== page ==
Monkey see, monkey (don’t) do

th-58Probably the most dysfunctional thing about my family growing up (and every family has something dysfunctional) was the avoidance of confrontation at all cost, and each day as I still struggle with this, I am constantly made aware of just how high a price that was. It is far worse than any confrontation anyone could experience, because the price is the cost of the relationship itself. We finally discover that the only way to truly avoid confrontation is to avoid each other entirely.

In a comment to the Catch, Gitta got me thinking about this when she pointed out that our “loud conversation” that I wrote about in yesterday’s Catch wasn’t quite what she had been praying for when she prayed for us, until she realized that to not have the conversation would be worse. How correct that is.

In fact, Marti has been trying to get me to see that Chandler is the hope for this family for this very reason, because he pushes us into these conversations I don’t want to have, but must have, if there is going to be anything healthy going on.

Do any of you remember the “See no Evil; Hear no Evil; Speak no Evil” monkeys whose origin, according to one source, was a 17th-century carving over a door of the famous Tōshō-gū shrine in Nikkō, Japan? We used to have a little sculpture of those guys above our sink in the kitchen. I always thought they were from the Bible, since I grew up in an evangelical home and my mom was always quoting scripture, and anything we had on the wall was from a Bible bookstore (the monkeys probably were as well). Those monkeys became a sort of unspoken symbol for our family. The translation being: “Whatever is worthy of criticism about this family, pretend not to see it, not to hear it and most definitely, don’t talk about it to anyone.”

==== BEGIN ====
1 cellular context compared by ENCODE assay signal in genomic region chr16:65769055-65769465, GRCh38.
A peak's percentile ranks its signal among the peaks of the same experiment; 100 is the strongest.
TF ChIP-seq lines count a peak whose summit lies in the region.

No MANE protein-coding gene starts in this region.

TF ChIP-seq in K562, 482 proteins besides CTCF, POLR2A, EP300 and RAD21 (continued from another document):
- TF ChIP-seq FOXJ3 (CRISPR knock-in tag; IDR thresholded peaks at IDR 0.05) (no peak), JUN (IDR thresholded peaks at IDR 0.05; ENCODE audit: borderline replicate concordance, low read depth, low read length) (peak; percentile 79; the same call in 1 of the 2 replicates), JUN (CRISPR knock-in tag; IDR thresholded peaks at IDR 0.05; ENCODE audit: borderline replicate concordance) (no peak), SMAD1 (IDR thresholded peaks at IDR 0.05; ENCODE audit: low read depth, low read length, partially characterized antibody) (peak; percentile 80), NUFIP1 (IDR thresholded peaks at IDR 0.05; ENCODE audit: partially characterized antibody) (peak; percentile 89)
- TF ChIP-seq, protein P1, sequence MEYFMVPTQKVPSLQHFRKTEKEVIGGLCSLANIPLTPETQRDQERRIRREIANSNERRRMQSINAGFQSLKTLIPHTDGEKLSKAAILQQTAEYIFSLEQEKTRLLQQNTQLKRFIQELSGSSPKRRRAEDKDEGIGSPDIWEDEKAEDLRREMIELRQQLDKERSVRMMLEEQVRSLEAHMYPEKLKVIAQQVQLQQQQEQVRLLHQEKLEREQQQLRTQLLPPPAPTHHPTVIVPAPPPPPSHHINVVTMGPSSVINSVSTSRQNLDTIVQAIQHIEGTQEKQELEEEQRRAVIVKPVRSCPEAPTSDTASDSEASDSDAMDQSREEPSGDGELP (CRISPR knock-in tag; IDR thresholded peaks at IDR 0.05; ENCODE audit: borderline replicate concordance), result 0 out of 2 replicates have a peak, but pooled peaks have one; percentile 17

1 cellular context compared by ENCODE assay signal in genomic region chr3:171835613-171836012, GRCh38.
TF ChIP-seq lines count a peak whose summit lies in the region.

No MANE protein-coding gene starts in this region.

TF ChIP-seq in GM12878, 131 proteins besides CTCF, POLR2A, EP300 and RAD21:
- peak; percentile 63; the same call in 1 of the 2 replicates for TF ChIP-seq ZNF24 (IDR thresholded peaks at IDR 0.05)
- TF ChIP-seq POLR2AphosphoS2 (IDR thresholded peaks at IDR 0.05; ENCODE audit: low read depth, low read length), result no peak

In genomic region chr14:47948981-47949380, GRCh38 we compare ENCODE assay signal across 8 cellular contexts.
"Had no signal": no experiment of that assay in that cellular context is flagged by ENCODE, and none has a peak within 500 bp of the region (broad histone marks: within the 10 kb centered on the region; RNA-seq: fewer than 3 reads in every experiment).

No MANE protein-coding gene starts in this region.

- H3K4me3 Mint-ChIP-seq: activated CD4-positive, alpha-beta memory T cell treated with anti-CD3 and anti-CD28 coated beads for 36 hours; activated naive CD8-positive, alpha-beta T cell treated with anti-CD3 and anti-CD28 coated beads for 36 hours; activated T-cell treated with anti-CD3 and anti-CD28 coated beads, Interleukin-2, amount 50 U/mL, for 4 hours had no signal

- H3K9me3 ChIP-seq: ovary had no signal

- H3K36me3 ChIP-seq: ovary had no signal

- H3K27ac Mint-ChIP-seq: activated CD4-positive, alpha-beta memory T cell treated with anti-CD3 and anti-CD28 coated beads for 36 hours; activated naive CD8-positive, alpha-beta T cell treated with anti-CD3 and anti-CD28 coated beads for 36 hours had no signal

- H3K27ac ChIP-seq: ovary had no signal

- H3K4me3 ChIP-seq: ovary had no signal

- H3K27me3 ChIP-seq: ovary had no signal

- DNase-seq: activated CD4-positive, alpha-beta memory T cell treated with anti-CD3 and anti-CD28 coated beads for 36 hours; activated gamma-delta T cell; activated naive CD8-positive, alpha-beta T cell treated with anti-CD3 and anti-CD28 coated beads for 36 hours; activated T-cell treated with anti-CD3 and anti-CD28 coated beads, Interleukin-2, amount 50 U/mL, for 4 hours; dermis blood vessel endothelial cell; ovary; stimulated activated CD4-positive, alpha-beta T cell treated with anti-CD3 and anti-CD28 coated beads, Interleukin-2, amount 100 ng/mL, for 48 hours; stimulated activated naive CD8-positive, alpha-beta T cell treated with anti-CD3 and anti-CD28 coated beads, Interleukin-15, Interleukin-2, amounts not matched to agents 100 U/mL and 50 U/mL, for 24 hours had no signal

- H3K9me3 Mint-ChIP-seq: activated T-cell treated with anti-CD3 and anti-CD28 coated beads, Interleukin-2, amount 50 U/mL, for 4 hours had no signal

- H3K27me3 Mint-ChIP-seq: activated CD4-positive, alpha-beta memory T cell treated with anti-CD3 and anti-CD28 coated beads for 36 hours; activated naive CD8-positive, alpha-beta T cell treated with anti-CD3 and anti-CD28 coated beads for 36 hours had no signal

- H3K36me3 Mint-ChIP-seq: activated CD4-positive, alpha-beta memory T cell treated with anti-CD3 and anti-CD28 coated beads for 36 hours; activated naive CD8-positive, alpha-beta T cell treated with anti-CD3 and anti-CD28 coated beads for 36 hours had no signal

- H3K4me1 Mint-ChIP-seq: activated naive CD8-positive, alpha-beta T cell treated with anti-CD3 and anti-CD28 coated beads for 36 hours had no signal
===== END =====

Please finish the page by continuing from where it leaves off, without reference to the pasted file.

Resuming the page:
Here is the truth of the matter: One of the best ways to allow evil in is to pretend it isn’t there. Confronting it allows God to do something about it, and encourages all those who are involved in the process. Without a doubt, our strongest Catches this year have been those involving Chandler, his drug addiction, our enabling (there are those monkeys again), his treatment, our coming together as a family, and our learning process, all of which are still ongoing, and will be indefinitely. In the process, we have connected with so many of you who are going through or have gone through similar struggles, and have learned how our story has been an encouragement to many. As Marti likes to say, “Every reconciliation requires a confrontation.”

So, our loud conversation was actually a good thing, and exactly what Gitta, and so many others of you have been praying for after all. Thank you, everyone!

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10 Responses to Monkey see, monkey (don’t) do